“Try not to become a man of success. Rather become a man of value.”
      —Albert Einstein

      Einstein’s most famous contribution to science, the general theory of relativity, was published in 1915. He won the Nobel Prize in 1921. Yet, rather than assume he was a finished product, Einstein continued to work and contribute to the field for 40 more years. Up until the moment of his death, Einstein continued to squeeze every ounce of greatness out of himself. He never rested on his laurels. He continued to work even through severe physical pain and in the face of death.

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      Everyone has a gift to share with the world, something that both lights you on fire internally and serves the world externally. Furthermore, this thing–this calling–should be something you pursue until your final breath. It could be your actual job, as it was for Einstein. It could be a creative hobby, as it was for Vivian Maier. It could be the care you provide to those around you.

      Whatever it is for you, our lives were meant to be spent making our contribution to the world, not merely consuming the world that others create.

      “I have done my share.”

      Hours before his death, Einstein’s doctors proposed trying a new and unproven surgery as a final option for extending his life. Einstein simply replied, “I have done my share, it is time to go. I will do it elegantly.” [5]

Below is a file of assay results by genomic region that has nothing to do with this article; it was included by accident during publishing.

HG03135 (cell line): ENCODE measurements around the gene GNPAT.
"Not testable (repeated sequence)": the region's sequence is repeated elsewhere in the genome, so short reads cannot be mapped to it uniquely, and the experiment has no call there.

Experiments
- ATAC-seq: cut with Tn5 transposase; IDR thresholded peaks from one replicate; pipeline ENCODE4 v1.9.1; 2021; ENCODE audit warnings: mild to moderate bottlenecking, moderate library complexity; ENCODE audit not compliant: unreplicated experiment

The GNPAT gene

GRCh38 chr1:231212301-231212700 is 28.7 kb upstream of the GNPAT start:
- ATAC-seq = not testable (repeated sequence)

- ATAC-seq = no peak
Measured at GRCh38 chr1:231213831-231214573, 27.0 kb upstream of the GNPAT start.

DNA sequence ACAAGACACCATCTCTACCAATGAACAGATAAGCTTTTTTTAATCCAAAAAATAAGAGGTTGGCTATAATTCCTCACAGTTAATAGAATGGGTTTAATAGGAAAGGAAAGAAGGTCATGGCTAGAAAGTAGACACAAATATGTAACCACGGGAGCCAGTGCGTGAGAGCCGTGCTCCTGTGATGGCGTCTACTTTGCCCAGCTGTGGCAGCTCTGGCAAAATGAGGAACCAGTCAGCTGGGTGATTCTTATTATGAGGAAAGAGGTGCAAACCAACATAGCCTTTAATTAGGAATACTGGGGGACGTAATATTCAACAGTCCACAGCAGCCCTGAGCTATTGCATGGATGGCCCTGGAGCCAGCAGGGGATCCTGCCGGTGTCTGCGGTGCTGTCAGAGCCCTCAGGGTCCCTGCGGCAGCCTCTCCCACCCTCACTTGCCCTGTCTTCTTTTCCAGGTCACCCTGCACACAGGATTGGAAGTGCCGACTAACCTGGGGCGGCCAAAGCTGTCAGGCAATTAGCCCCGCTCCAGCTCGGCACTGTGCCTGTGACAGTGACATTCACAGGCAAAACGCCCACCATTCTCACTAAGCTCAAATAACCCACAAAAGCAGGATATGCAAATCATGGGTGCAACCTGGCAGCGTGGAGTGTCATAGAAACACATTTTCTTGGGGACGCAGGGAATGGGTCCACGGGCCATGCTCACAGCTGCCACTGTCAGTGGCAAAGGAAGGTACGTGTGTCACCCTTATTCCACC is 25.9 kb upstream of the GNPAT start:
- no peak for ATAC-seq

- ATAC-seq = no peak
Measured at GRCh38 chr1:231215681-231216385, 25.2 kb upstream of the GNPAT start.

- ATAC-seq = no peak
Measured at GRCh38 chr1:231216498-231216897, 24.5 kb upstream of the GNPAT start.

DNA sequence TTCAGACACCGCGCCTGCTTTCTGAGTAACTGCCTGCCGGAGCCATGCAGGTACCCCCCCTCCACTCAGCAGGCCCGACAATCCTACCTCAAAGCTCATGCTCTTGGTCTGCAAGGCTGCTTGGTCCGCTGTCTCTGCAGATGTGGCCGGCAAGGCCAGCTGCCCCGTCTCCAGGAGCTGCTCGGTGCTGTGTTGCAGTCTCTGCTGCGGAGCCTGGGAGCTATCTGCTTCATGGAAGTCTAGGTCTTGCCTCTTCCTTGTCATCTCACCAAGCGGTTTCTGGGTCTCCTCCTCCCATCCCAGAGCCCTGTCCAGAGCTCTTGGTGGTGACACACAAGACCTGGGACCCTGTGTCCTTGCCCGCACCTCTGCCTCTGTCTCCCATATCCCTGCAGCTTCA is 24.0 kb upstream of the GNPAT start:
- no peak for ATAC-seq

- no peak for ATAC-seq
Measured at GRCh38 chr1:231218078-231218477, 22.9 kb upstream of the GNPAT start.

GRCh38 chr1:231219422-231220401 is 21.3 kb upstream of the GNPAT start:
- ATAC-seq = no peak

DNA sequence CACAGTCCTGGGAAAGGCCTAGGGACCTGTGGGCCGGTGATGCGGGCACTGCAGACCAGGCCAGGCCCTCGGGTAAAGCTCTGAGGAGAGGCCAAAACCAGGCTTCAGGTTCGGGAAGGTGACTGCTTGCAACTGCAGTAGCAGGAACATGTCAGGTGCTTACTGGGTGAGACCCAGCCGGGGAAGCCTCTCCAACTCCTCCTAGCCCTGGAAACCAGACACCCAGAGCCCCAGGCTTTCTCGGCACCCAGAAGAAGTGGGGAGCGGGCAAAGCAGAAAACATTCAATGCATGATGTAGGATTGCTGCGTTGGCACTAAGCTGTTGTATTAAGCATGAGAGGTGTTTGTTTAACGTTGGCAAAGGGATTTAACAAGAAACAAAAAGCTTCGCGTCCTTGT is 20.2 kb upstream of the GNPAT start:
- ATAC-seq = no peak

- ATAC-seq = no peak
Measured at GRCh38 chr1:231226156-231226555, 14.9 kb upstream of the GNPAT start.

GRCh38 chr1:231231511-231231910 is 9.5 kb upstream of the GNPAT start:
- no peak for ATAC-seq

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      We cannot predict the value our work will provide to the world. That’s fine. It is not our job to judge our own work. It is our job to create it, to pour ourselves into it, and to master our craft as best we can.

      We all have the opportunity to squeeze every ounce of greatness out of ourselves that we can. We all have the chance to do our share.

      This article was originally published on JamesClear.com.

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      Sources

      1. The Day Albert Einstein Died: A Photographer’s Story by Ben Cosgrove
      2. With regards to his cluttered desk Einstein famously said, “If a cluttered desk is a sign of a cluttered mind, of what, then, is an empty desk a sign?”
      3. Famous Patients, Famous Operations, 2002 – Part 3: The Case of the Scientist with a Pulsating Mass by Albert B. Lowenfels, MD
      4. Famous Patients, Famous Operations, 2002 – Part 3: The Case of the Scientist with a Pulsating Mass by Albert B. Lowenfels, MD
      5. The ruptured abdominal aortic aneurysm of Albert Einstein by Cohen and Graver

      Thanks to my grandma for sending me the picture of Einstein’s desk that prompted this story.

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      Last Updated on October 23, 2019

      How Setting Small Daily Goals Makes You Achieve Big Success

      How Setting Small Daily Goals Makes You Achieve Big Success